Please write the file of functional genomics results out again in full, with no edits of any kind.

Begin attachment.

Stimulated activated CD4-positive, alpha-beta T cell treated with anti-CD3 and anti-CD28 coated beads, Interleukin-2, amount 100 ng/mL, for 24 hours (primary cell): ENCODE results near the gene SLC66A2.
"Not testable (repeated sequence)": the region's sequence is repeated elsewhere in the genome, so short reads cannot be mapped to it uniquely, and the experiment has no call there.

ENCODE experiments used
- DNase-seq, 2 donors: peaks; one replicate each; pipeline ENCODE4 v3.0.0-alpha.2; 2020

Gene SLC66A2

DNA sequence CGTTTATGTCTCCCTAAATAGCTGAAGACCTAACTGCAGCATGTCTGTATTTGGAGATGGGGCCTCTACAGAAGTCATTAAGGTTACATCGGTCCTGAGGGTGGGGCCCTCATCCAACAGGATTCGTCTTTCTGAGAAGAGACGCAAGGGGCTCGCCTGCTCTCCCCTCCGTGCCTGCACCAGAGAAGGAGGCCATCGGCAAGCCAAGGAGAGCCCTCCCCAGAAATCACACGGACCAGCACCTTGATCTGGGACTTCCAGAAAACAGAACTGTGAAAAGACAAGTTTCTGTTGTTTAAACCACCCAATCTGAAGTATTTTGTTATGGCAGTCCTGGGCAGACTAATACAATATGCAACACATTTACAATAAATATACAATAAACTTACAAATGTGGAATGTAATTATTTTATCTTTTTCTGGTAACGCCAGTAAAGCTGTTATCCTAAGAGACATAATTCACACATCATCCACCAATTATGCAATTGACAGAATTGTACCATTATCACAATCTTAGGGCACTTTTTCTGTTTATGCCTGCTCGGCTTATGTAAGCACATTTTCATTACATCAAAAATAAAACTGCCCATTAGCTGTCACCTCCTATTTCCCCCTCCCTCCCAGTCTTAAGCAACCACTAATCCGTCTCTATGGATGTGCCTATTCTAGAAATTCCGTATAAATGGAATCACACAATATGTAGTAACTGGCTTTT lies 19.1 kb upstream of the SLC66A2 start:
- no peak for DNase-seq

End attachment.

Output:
Stimulated activated CD4-positive, alpha-beta T cell treated with anti-CD3 and anti-CD28 coated beads, Interleukin-2, amount 100 ng/mL, for 24 hours (primary cell): ENCODE results near the gene SLC66A2.
"Not testable (repeated sequence)": the region's sequence is repeated elsewhere in the genome, so short reads cannot be mapped to it uniquely, and the experiment has no call there.

ENCODE experiments used
- DNase-seq, 2 donors: peaks; one replicate each; pipeline ENCODE4 v3.0.0-alpha.2; 2020

Gene SLC66A2

DNA sequence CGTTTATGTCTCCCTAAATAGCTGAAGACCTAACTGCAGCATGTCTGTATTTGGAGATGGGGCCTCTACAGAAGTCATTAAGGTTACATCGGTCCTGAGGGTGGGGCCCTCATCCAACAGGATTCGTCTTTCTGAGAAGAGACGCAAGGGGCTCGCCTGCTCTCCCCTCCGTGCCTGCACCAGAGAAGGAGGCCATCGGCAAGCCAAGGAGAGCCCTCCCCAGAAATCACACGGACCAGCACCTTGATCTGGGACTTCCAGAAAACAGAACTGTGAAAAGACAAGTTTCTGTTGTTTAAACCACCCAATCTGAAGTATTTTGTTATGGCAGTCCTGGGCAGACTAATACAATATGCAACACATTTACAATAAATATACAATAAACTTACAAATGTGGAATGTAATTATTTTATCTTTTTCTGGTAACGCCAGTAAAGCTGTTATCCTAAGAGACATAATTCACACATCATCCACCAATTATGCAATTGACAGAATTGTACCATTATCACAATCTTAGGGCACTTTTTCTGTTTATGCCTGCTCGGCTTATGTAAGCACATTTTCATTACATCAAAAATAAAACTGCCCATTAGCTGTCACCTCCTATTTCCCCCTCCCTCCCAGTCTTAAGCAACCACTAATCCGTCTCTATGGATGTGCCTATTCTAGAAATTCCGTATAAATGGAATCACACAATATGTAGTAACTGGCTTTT lies 19.1 kb upstream of the SLC66A2 start:
- no peak for DNase-seq